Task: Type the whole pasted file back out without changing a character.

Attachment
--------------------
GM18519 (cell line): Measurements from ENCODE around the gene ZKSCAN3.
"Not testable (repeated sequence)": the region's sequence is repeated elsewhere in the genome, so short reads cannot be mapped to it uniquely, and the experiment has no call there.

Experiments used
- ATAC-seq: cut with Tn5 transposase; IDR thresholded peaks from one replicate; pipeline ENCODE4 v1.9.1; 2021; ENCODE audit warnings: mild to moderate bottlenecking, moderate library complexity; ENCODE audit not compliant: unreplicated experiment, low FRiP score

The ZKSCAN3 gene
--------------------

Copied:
GM18519 (cell line): Measurements from ENCODE around the gene ZKSCAN3.
"Not testable (repeated sequence)": the region's sequence is repeated elsewhere in the genome, so short reads cannot be mapped to it uniquely, and the experiment has no call there.

Experiments used
- ATAC-seq: cut with Tn5 transposase; IDR thresholded peaks from one replicate; pipeline ENCODE4 v1.9.1; 2021; ENCODE audit warnings: mild to moderate bottlenecking, moderate library complexity; ENCODE audit not compliant: unreplicated experiment, low FRiP score

The ZKSCAN3 gene